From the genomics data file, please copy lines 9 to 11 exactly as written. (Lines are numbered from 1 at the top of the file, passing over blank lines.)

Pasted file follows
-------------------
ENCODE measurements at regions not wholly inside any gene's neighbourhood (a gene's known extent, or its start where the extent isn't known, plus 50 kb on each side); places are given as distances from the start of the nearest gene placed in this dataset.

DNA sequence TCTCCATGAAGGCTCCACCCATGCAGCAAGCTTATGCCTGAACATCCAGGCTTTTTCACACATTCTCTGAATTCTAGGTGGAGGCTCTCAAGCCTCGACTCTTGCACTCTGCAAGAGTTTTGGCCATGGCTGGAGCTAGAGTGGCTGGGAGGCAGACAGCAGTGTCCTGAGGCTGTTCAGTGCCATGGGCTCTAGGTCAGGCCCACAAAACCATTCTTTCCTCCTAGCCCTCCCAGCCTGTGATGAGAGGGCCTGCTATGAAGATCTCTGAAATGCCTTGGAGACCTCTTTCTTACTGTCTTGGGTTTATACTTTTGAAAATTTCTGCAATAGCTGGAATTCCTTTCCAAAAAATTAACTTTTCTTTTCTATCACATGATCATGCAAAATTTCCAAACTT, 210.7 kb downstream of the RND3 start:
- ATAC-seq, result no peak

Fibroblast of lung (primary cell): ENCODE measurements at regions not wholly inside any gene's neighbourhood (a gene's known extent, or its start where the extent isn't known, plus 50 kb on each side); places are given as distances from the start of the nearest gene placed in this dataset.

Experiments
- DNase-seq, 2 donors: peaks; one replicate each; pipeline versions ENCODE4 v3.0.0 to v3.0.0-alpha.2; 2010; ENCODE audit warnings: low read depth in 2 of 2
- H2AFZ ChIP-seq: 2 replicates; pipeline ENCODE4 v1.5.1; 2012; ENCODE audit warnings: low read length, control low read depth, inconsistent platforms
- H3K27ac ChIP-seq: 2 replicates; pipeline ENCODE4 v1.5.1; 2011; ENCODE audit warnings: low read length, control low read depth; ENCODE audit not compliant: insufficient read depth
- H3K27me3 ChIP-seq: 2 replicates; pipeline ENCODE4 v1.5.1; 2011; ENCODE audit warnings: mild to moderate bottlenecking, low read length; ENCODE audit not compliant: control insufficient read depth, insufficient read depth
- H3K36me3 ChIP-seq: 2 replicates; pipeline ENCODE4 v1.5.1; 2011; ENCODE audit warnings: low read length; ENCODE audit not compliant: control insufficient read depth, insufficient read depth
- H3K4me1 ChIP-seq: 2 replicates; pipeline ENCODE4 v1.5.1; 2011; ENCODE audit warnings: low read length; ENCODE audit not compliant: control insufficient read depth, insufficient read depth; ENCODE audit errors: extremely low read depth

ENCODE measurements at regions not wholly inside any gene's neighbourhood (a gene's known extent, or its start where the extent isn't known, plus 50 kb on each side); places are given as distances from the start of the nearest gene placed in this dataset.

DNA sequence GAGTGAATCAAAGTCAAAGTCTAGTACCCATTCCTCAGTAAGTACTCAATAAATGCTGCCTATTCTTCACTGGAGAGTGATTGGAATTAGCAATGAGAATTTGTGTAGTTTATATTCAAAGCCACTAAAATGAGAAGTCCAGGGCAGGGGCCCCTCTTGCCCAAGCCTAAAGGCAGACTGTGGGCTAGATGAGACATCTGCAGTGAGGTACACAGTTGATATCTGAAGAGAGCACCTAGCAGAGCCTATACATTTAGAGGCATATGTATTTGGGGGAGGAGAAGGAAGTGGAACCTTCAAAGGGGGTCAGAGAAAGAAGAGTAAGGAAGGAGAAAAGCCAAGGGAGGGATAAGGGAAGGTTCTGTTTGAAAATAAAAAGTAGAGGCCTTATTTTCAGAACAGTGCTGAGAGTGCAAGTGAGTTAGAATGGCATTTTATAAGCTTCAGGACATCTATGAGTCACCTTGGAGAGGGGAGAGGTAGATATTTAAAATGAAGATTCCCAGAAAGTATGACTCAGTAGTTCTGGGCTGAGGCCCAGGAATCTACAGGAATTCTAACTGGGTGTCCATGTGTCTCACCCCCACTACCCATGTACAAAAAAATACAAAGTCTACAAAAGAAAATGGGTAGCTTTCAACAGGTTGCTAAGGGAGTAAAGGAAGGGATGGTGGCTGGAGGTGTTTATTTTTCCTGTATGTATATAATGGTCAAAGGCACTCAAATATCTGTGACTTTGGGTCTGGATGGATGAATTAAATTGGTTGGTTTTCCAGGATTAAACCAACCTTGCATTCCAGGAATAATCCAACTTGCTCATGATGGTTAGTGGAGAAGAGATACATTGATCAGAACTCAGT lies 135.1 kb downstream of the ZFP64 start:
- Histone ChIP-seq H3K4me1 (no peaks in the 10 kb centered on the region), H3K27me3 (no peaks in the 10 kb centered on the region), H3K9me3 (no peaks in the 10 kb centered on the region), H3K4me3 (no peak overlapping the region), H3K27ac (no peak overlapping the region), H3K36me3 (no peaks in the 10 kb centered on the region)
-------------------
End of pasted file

- H3K27me3 ChIP-seq: 2 replicates; pipeline ENCODE4 v1.5.1; 2011; ENCODE audit warnings: mild to moderate bottlenecking, low read length; ENCODE audit not compliant: control insufficient read depth, insufficient read depth
- H3K36me3 ChIP-seq: 2 replicates; pipeline ENCODE4 v1.5.1; 2011; ENCODE audit warnings: low read length; ENCODE audit not compliant: control insufficient read depth, insufficient read depth
- H3K4me1 ChIP-seq: 2 replicates; pipeline ENCODE4 v1.5.1; 2011; ENCODE audit warnings: low read length; ENCODE audit not compliant: control insufficient read depth, insufficient read depth; ENCODE audit errors: extremely low read depth